April 19, 2019
Apprehensive woman discusses a medication with female doctor.

How Safe Are Anti-Anxiety Drugs?

by Stephanie Watson

While the epidemic of opioid overdoses in the United States usually takes center stage in news media reports, fewer alarms have been raised about a group of sedatives called benzodiazepines. Like opioids, benzodiazepines have a long list of side effects and a high potential for abuse and overdose.

The American Geriatrics Society (AGS) suggests that older adults avoid using benzodiazepines because of their increased sensitivity to the drugs and the harms associated with them. Still, the rate of benzodiazepine use in older adults remains high, according to a study in the July 2018 issue of Journal of the American Geriatrics Society.

A wide range of side effects

Benzodiazepines like lorazepam (Ativan), alprazolam (Xanax), diazepam (Valium), clonazepam (Klonopin), and temazepam (Restoril) depress the central nervous system and slow brain activity, which makes them helpful for treating anxiety as well as insomnia.

The drugs may be beneficial when taken intermittently for less than one month at a time. But their side effects are heightened in older adults because of age-related changes that cause the drugs to remain in their bodies longer and prolong their effects when compared with younger people. Potential side effects include slurred speech, confusion, headache, light-headedness, dry mouth, problems with movement and memory, lowered blood pressure, and slowed breathing. Sleepiness and lack of coordination are common in the first few days of starting the drugs as your body adjusts to them.

Benzos and Opioids: A Dangerous Mix

Are you taking both a benzodiazepine and an opioid at the same time? If so, your risk of a fatal overdose is four times that of people who are taking an opioid alone.

Benzodiazepines increase the risk for falls, car accidents, hip fractures, memory loss, overdose, and death. Long-term use has been associated with cognitive decline and dementia. Taking benzodiazepines for long periods can worsen anxiety and insomnia as well as lead to dependency on the drugs and a need for increasing dosages as tolerance develops.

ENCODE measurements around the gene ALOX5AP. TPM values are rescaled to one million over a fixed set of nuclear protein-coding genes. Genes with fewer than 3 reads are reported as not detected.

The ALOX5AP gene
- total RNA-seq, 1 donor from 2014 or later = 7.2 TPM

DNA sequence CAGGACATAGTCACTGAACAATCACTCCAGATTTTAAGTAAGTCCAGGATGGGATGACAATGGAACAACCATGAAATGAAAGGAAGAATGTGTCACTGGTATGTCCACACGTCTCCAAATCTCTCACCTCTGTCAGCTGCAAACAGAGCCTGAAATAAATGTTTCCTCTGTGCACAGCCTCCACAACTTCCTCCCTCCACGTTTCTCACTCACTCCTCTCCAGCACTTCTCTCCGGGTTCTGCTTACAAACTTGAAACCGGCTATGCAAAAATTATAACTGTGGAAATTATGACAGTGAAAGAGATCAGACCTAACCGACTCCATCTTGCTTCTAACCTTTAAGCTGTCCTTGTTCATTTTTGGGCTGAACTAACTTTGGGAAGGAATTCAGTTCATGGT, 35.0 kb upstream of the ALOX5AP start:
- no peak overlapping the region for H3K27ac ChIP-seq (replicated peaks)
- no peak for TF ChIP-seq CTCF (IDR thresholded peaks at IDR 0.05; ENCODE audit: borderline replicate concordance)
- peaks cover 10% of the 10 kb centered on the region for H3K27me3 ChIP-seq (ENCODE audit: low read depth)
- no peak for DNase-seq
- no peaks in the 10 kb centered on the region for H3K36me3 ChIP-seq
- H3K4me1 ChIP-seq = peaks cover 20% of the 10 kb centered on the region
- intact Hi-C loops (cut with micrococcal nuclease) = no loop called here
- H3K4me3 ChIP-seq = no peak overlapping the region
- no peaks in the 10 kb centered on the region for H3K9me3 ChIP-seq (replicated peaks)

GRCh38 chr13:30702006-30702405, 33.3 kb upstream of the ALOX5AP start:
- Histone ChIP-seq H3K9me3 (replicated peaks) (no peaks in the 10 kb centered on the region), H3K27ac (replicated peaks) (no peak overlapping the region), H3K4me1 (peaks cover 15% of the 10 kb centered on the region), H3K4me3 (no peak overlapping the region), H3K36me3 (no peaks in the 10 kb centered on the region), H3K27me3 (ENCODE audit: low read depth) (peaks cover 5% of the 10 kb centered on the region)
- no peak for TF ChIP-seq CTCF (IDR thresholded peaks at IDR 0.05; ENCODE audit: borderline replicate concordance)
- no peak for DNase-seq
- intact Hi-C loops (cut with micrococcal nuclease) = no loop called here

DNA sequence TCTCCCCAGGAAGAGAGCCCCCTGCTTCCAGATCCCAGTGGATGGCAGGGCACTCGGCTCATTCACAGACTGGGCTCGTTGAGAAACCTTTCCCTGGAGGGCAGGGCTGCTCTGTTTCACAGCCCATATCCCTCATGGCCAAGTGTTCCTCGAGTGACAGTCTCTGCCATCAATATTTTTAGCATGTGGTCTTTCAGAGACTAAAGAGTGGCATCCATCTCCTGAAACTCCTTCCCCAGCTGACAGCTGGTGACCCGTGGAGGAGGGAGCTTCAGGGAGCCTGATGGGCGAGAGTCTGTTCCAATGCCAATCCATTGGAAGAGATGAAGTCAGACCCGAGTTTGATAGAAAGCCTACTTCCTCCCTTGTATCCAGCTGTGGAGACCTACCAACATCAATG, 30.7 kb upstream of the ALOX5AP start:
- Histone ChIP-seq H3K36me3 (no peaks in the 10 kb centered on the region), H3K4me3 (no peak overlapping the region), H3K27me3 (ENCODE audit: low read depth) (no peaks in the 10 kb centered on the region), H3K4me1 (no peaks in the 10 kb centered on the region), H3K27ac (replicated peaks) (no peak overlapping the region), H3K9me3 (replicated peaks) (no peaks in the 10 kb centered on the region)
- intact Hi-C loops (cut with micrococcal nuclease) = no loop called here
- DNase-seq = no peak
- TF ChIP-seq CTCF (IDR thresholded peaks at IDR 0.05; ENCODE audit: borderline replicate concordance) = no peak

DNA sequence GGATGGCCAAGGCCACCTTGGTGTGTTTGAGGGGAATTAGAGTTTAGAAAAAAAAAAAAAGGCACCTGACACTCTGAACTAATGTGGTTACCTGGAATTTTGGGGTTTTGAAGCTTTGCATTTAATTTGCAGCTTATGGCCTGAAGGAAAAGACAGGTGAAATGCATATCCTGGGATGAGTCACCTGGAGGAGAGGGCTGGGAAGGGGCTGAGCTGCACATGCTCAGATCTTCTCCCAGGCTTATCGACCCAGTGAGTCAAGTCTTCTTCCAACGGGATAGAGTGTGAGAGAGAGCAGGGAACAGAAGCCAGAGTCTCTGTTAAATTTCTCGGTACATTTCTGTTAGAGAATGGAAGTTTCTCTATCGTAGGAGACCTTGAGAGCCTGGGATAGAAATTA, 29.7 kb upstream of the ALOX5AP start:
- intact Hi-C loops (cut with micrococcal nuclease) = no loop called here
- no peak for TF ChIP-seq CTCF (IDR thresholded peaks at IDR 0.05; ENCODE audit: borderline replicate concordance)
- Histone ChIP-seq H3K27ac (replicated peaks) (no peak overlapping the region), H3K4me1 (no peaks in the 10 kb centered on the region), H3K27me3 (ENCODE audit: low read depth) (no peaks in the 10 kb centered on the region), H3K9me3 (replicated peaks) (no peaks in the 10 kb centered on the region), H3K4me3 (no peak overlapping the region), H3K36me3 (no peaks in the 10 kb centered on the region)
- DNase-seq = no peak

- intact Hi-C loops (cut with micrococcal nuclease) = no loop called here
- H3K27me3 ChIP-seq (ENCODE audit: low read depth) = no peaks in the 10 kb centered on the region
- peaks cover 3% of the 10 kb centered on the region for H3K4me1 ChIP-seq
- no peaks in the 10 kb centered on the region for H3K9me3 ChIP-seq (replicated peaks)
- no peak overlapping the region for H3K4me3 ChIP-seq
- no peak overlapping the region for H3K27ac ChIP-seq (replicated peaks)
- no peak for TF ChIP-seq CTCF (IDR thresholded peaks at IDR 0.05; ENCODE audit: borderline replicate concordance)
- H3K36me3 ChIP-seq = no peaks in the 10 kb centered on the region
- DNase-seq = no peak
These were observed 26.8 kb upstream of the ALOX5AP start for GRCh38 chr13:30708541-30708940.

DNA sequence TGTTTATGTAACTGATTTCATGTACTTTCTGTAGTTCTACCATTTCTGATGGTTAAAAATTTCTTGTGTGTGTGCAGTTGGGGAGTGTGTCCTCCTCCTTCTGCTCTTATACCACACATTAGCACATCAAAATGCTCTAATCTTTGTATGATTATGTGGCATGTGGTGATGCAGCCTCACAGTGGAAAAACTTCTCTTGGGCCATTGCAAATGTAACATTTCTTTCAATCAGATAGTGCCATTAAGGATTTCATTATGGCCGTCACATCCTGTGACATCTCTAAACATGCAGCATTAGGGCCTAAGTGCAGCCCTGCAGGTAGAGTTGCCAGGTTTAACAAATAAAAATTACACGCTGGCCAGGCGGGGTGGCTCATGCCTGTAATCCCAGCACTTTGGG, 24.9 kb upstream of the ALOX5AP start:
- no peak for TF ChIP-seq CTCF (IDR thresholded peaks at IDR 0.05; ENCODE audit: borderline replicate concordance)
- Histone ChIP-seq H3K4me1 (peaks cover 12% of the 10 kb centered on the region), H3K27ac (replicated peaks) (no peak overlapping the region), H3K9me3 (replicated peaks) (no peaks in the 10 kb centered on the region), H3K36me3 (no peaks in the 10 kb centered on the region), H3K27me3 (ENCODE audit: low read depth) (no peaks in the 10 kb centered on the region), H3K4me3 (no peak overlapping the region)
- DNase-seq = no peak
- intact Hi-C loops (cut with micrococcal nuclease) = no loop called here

Another danger of benzodiazepines is withdrawal symptoms if you abruptly stop taking them. If you’ve been taking the drugs for longer than three to four weeks, you’re likely to have symptoms ranging from sweating, headaches, dizziness, nausea, and palpitations to depression, delirium, hallucinations, and paranoia. Stopping benzodiazepines can also induce seizures one to 12 days after discontinuing the drugs. It’s important to taper off them over weeks or months under a doctor’s supervision if you choose to stop taking them. Psychotherapy can be helpful during this process.

Safer treatments for anxiety and insomnia

The best advice if you’re 65 or older is to heed the AGS’s recommendation to avoid taking benzodiazepines. Consider treating anxiety or insomnia without medicines first. Cognitive behavioral therapy (CBT) has a good track record when it comes to managing both disorders and is recommended by many experts as the first line of treatment. CBT is a form of psychotherapy that’s been shown to be effective for several types of anxiety disorders. It focuses on changing negative thinking patterns. CBT for insomnia (CBT-i) treats the underlying causes of sleep disorders and provides you with lifelong tools to use to improve your sleep. Yoga, tai chi, and meditation are also safe ways to relieve anxiety and sleep troubles.

If nondrug therapies don’t work, talk with your doctor about safer drug options. For example, an antidepressant with fewer side effects than a benzodiazepine might help improve anxiety or sleep.

When to try a benzodiazepine

If other therapies don’t help and your anxiety or sleep problems are affecting your quality of life, review the risks and benefits of taking benzodiazepines with your doctor. Make sure he or she is aware of all your current medications, including prescription and over-the-counter drugs, vitamins, and herbal supplements to avoid any drug interactions (see inset above). If you do need to take a benzodiazepine, use the drug for only a short time.

Your doctor should prescribe a benzodiazepine with an end date in mind. Studies have found that patients who are prescribed a large supply of the drugs are more likely to continue taking them long term. Prescribing the drug for a short duration, such as 14 days, gives you and your doctor the opportunity to discuss the drug’s therapeutic effects after that time and how you will taper off them. It’s important to remember that benzodiazepines may sometimes help in the short term, but they’re not a solution for persistent anxiety or insomnia.

This article first appeared in the January 2019 issue of UC Berkeley Health After 50.

Also see 15+ Sleep Remedies and What to Know About Panic Attacks.